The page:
The New Yorker


Jun 27, 2007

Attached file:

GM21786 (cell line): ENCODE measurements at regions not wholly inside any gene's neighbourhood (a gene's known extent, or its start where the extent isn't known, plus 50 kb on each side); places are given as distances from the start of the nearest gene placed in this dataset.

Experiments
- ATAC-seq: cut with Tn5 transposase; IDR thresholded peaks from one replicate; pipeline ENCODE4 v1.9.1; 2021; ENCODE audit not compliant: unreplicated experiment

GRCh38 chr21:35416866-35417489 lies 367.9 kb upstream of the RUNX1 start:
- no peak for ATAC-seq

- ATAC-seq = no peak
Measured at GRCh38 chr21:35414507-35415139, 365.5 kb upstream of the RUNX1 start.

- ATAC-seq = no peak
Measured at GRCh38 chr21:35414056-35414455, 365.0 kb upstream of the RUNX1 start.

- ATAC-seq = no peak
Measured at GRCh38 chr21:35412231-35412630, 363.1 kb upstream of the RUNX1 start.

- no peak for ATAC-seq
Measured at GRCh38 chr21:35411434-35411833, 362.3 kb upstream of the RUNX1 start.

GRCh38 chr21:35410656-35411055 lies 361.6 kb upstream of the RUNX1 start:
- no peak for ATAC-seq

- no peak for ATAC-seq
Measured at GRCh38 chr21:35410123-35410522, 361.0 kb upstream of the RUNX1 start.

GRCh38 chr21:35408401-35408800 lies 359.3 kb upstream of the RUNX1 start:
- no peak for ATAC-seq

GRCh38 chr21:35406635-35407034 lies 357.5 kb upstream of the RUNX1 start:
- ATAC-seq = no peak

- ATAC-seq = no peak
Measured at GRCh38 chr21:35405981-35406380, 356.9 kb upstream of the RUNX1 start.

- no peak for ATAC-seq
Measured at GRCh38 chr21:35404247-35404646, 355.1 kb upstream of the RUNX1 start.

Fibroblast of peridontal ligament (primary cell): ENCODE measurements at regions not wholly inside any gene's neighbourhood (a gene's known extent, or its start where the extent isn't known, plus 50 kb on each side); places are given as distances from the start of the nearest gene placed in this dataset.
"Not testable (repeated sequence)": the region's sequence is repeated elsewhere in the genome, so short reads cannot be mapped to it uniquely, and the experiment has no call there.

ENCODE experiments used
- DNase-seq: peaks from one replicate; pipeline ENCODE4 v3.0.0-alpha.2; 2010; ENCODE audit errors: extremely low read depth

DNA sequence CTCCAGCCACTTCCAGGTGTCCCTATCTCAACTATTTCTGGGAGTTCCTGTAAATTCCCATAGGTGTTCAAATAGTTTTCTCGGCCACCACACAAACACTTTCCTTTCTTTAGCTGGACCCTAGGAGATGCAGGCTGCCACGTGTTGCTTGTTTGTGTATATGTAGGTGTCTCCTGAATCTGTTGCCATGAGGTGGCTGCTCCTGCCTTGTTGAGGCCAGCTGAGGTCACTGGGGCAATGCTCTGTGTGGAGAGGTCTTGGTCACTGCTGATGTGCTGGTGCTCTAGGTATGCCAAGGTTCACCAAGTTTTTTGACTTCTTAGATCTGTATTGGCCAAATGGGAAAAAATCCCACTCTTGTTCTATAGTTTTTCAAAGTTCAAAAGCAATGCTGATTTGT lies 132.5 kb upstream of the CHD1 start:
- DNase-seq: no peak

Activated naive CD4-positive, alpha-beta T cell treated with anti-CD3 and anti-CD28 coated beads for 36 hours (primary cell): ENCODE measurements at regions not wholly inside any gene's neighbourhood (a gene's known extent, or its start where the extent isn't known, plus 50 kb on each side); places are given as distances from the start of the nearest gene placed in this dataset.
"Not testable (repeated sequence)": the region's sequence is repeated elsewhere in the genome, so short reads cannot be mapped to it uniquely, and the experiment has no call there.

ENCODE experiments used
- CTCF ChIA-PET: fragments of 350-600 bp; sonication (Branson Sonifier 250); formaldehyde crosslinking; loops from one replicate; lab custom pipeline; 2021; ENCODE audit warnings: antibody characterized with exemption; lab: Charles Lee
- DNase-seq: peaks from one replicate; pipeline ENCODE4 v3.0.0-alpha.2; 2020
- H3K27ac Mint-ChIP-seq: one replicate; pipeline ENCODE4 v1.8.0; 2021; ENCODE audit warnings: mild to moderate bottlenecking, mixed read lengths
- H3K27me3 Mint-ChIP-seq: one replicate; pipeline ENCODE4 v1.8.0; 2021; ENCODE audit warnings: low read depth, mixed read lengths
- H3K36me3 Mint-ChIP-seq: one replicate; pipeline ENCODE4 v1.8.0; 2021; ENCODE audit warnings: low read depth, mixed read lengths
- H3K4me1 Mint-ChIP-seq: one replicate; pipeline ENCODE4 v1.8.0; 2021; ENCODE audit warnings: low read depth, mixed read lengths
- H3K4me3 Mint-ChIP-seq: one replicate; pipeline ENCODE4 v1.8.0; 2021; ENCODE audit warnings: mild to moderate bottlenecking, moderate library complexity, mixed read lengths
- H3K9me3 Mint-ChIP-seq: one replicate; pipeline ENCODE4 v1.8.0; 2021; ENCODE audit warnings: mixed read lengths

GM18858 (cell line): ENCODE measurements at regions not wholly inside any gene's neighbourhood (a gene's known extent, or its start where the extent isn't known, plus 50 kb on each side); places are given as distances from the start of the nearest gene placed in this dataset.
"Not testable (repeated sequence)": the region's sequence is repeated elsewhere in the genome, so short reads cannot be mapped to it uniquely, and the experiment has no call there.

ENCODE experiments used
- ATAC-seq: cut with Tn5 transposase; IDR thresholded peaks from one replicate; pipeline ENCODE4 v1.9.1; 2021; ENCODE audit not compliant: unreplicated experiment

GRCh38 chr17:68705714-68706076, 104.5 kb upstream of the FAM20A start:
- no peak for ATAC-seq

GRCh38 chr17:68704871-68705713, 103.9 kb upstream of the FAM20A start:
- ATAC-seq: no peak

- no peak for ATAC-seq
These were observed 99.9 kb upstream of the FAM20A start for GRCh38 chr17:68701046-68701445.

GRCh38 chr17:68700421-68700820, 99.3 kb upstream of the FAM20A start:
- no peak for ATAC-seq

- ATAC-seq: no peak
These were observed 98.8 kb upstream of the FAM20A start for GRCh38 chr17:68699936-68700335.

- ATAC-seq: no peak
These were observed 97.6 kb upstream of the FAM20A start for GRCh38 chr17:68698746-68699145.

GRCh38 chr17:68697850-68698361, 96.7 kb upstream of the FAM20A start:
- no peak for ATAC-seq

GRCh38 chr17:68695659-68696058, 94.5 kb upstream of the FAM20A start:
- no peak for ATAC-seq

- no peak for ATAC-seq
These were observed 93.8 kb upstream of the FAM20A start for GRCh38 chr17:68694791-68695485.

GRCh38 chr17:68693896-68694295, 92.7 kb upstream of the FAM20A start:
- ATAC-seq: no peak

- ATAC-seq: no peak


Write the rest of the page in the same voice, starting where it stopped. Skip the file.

Martin Parr, the British photographer famous for color work that both relishes and skewers contemporary vulgarity, is ever so politely miffed that William Eggleston, Stephen Shore, Joel Meyerowitz, and other Americans tend to get all the credit for introducing color to the black-and-white world of art photography in the seventies. To counter this notion, Parr has organized “Colour Before Color,” a savvy, pointedly argumentative show at Hasted Hunt that rounds up six European photographers—Luigi Ghirri, Ed Van der Elsken, Carlos Pérez Siquier, Keld Helmer-Petersen, John Hinde, and Peter Mitchell—whose achievements in color have gone largely unnoticed. Excepting Helmer-Petersen’s enigmatic architectural details from the forties, the work here is roughly contemporaneous with that of the U.S. pioneers, but it’s much quirkier. Parr’s appetite for the vernacular finds vivid expression in photographs by his fellow-Brits Mitchell and Hinde, but his most exciting discovery is Siquier, from Spain, whose pictures of sunbathers echo Parr’s own satires in a gentler, more affectionate, and considerably sexier mode.